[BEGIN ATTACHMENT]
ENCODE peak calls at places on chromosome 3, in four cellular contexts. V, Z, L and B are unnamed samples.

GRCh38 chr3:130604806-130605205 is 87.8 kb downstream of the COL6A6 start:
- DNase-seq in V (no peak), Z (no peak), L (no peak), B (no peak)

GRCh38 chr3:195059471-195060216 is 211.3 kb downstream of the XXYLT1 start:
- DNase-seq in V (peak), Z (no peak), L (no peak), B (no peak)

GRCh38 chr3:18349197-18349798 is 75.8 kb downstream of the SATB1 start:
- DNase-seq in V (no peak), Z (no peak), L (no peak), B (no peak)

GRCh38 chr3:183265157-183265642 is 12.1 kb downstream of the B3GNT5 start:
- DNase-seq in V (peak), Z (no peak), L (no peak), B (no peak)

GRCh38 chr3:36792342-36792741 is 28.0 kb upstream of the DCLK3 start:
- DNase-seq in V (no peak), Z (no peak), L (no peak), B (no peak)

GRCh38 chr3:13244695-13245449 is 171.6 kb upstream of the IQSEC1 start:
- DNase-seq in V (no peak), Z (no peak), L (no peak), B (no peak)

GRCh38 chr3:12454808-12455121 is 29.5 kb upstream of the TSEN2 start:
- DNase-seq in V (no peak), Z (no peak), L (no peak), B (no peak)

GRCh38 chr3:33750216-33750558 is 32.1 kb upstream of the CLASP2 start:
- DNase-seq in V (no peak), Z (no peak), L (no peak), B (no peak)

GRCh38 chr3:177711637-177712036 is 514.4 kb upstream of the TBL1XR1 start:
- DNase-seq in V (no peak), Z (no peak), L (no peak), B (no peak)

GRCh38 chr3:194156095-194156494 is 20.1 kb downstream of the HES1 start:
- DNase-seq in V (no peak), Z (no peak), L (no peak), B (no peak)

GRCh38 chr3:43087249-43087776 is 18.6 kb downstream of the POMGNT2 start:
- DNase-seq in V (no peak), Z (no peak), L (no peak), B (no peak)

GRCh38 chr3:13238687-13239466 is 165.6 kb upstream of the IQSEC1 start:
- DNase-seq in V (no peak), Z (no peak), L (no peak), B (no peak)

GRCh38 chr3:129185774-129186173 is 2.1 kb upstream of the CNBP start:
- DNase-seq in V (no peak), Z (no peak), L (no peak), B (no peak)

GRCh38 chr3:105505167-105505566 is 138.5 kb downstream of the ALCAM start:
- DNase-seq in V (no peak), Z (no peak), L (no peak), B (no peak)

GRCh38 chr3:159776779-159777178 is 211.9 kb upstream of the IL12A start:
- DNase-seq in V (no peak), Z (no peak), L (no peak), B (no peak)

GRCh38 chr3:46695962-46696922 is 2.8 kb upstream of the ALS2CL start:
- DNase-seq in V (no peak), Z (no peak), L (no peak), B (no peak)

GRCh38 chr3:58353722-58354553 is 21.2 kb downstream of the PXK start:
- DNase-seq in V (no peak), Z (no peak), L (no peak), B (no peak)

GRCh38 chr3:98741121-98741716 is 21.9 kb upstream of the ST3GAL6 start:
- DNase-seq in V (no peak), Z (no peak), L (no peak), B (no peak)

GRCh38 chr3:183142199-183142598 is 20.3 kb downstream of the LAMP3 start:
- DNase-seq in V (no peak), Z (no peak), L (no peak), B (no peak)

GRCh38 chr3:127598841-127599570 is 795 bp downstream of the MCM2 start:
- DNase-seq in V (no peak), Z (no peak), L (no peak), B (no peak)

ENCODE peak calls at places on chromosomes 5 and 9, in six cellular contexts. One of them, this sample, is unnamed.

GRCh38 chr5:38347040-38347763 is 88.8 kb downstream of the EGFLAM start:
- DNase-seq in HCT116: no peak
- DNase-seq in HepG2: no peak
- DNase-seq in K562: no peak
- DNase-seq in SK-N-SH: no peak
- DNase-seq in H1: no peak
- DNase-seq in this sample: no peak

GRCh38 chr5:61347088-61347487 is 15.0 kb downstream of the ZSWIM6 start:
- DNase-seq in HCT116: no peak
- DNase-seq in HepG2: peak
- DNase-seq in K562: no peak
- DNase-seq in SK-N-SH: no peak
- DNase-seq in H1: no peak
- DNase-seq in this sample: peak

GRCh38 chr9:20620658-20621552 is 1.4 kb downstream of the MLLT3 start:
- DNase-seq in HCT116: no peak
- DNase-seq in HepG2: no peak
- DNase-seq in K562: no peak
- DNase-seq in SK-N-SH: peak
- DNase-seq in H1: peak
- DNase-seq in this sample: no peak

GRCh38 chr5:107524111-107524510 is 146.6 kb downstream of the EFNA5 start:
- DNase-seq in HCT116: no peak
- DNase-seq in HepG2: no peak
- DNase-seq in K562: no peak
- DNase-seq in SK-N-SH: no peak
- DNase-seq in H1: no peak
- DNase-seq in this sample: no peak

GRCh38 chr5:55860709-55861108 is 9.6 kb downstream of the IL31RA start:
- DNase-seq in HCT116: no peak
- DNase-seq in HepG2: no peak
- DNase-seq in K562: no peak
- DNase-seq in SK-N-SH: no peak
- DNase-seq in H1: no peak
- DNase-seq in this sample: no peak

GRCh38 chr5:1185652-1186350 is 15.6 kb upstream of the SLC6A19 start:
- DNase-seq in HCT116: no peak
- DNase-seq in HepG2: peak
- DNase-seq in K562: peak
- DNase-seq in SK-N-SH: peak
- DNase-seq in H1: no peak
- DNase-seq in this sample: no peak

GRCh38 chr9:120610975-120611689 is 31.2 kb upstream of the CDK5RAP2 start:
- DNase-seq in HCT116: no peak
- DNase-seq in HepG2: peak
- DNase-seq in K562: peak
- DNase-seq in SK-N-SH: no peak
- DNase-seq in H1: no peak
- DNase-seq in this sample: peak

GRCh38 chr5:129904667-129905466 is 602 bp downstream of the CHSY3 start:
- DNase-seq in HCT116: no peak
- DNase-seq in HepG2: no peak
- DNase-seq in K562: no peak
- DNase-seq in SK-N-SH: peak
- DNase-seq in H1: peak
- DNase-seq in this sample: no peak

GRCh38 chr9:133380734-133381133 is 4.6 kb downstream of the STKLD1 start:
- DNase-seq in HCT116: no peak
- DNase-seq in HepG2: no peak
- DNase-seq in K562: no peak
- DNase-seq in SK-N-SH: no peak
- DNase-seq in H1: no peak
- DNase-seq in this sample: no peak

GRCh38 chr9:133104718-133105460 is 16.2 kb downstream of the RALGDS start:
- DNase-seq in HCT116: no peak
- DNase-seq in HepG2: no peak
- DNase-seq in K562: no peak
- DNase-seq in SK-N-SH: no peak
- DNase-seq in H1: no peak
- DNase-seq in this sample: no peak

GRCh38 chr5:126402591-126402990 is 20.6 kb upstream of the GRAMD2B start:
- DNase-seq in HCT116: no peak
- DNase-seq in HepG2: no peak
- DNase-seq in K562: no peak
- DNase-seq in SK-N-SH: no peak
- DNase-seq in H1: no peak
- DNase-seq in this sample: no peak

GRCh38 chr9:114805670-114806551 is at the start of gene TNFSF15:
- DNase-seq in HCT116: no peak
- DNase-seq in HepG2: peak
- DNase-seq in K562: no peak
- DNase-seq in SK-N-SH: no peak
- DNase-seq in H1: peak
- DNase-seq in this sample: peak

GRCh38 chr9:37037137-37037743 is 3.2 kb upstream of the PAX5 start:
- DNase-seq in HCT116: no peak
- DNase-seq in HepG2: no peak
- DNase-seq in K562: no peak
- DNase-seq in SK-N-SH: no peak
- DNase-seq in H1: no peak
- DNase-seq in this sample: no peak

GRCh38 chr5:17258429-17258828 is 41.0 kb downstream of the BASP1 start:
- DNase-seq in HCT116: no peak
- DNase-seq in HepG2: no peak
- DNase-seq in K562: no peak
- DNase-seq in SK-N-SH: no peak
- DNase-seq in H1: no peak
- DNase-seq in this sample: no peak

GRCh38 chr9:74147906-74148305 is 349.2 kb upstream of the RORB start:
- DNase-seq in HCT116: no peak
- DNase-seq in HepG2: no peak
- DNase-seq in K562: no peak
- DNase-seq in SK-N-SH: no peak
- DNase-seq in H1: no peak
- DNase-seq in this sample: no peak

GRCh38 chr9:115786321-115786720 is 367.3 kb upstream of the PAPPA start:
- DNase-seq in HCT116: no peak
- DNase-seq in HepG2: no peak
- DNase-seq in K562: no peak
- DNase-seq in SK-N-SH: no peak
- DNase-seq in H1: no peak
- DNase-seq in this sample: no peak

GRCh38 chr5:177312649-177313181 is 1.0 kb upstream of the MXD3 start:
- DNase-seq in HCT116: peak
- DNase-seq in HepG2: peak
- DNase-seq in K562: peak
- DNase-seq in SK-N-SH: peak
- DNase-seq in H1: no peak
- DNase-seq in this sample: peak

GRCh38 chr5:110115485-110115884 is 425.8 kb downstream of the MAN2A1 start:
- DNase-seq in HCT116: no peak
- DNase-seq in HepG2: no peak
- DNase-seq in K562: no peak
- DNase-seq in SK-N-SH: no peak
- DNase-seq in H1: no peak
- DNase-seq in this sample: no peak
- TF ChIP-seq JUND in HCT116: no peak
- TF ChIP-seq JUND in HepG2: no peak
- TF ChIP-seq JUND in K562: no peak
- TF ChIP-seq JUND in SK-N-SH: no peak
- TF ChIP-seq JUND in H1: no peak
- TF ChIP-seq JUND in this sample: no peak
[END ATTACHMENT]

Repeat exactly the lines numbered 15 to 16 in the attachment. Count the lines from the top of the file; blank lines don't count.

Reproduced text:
- DNase-seq in V (no peak), Z (no peak), L (no peak), B (no peak)

GRCh38 chr3:33750216-33750558 is 32.1 kb upstream of the CLASP2 start: